Full TGIF Record # 233619
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Web URL(s):https://web.archive.org/web/20160212131534/http://www.turfgrasssociety.eu/home/articles/code/433?headline=Molecular%20Identification%2C%20Diagnosis%2C%20and%20Infectivity%20of%20Puccinia%20Species%20Causing%20Rust%20Diseases%20of%20Turfgrass
    Last checked: 04/15/2016
Publication Type:
Author(s):Beirn, L. A.; Clarke, B. B.; Meyer, W. A.; Crouch, J. A.
Title:Molecular identification, diagnosis, and infectivity of Puccinia species causing rust diseases of turfgrass
Meeting Info.:Kristiansand, Norway: June 24-26, 2012
Source:3rd European Turfgrass Society Conference Proceedings. Vol. 3, 2012, p. Unknown.
# of Pages:0
Publishing Information:Angers, France: European Turfgrass Society
Keywords:TIC Keywords: Breeding program; Cultivar improvement; Disease evaluation; Disease resistance; Inoculation; Poa pratensis; Puccinia coronata var. coronata; Puccinia graminis subsp. graminis; Puccinia striiformis
Abstract/Contents:"Rust (Puccinia spp.) is a common fungal disease of cool-season turfgrasses that can result in severe thinning, reduced seed yield, and diminished aesthetic quality. Turfgrass breeders have been developing rust resistant varieties since the 1950s; however, breeding programs are still lacking the necessary tools to effectively evaluate the performance of newly developed cultivars and selections against rust disease. Currently, turfgrass rust species are identified by ambiguous and sometimes misleading morphological characteristics, often resulting in the misidentification of the rust species and inaccurate assessment of cultivar resistance. Furthermore, there remains no reliable method for evaluating cultivar performance in the greenhouse, forcing turfgrass breeders to rely on natural rust infections in the field to evaluate new varieties and selections, a situation that can result in wasted time and resources if conditions are not conducive to disease development. In this research, our objective was to develop more efficient and effective tools to screen and evaluate rust disease resistance in turfgrass. Specifically, we aimed to (1) design an accurate and reliable, sequence-based diagnostic protocol and (2) develop a reproducible inoculation method for three turfgrass rust species (P. coronata, P. graminis, and P. striiformis) commonly found in temperate regions. The internal transcribed spacer (ITS) region was amplified and sequenced from 66 turfgrass samples exhibiting rust disease collected from across the United States and four countries (Australia, Canada, Chile, and the United Kingdom). Phylogenetic analysis revealed sufficient nucleotide variation within the ITS region, thus this region was used to develop primers and probes for real-time PCR. Fluorescence labeled hydrolysis probes and primer pairs were designed from the ITS-1 region for detection of P. graminis and P. striiformis, while the ITS-2 region was used for the P. coronata assay. The P. graminis and P. striiformis probes were designed within the same ITS-1 region and relied upon the same primer set, thus allowing for multiplexing of the two probes for simultaneous detection of these pathogens. The resulting assays were 97% accurate for the identification of P. graminis, P. coronata, and P. striiformis directly from diseased turfgrass tissue and could detect the presence of multiple species in mixed infections. Species-specific identifications were made using as few as 50-150 urediniospores (1-9 pg DNA), and were completed from DNA samples in approximately 1 hour. A reproducible inoculation protocol was developed using a modified inoculation procedure adapted from the cereal rust system. Viable urediniospores were sprayed onto susceptible plants in a mineral oil suspension and placed in a dew chamber over night. Uredinia of P. coronata and P. graminis were produced on Kentucky bluegrass (Poa pratensis) approximately 10-14 days following inoculation. However, even after repeat attempts, uredinia of P. striiformis could not be induced. Infection and species identification was confirmed by morphological and real-time PCR methods. The techniques reported here represent significant improvements for turfgrass breeding programs focusing on the development of germplasm with enhanced resistance to rust disease. Turfgrass breeders can now rapidly screen new germplasm for susceptibility/resistance to particular rust species prior to planting in the field, and confirm pathogen identity with confidence, thus greatly expediting the breeding process. Moreover, this diagnostic and infectivity research will serve as a foundation for developing additional inoculation protocols for other turfgrass rust pathogens, as well as aiding in the design and implementation of a series of race-differentials for turfgrass rust fungi that can be used to identify resistant genes and new fungal races."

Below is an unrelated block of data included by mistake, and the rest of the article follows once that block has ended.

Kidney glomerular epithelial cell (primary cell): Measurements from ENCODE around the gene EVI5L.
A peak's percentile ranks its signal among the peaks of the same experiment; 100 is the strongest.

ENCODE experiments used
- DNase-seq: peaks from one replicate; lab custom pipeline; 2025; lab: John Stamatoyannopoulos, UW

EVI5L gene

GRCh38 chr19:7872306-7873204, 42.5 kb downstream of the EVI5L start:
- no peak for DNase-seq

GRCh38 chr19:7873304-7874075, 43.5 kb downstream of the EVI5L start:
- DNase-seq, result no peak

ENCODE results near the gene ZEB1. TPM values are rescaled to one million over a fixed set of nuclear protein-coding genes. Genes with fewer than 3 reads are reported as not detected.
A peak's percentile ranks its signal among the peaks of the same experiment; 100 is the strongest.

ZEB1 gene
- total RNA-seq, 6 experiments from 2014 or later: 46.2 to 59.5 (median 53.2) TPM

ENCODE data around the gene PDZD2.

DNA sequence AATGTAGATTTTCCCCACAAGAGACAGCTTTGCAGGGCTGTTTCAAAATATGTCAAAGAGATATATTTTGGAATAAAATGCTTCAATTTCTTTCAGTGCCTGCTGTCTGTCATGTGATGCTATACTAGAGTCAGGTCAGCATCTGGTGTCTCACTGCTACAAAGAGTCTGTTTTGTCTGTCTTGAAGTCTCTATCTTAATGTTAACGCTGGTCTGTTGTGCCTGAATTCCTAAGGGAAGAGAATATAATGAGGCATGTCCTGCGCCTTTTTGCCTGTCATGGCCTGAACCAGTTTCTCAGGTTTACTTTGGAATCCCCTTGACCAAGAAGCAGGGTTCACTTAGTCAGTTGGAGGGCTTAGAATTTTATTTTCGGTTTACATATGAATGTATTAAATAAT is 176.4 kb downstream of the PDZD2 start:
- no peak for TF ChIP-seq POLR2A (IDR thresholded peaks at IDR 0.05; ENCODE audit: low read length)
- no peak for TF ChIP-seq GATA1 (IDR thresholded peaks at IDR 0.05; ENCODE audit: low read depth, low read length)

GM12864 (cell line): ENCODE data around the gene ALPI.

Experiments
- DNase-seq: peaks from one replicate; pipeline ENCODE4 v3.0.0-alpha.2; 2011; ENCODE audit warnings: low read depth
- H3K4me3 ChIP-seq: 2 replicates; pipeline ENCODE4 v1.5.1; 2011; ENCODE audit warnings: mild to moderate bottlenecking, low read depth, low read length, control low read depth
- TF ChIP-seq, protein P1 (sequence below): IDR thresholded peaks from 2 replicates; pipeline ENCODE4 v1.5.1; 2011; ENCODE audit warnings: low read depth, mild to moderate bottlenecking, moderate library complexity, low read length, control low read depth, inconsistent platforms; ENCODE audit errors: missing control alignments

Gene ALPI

Note:Summary appears as abstract
ASA/CSSA/SSSA Citation (Crop Science-Like - may be incomplete):
Beirn, L. A., B. B. Clarke, W. A. Meyer, and J. A. Crouch. 2012. Molecular identification, diagnosis, and infectivity of Puccinia species causing rust diseases of turfgrass. Eur. Turfgrass Soc. Conf. Proc. 3:p. Unknown.
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    Last checked: 04/15/2016
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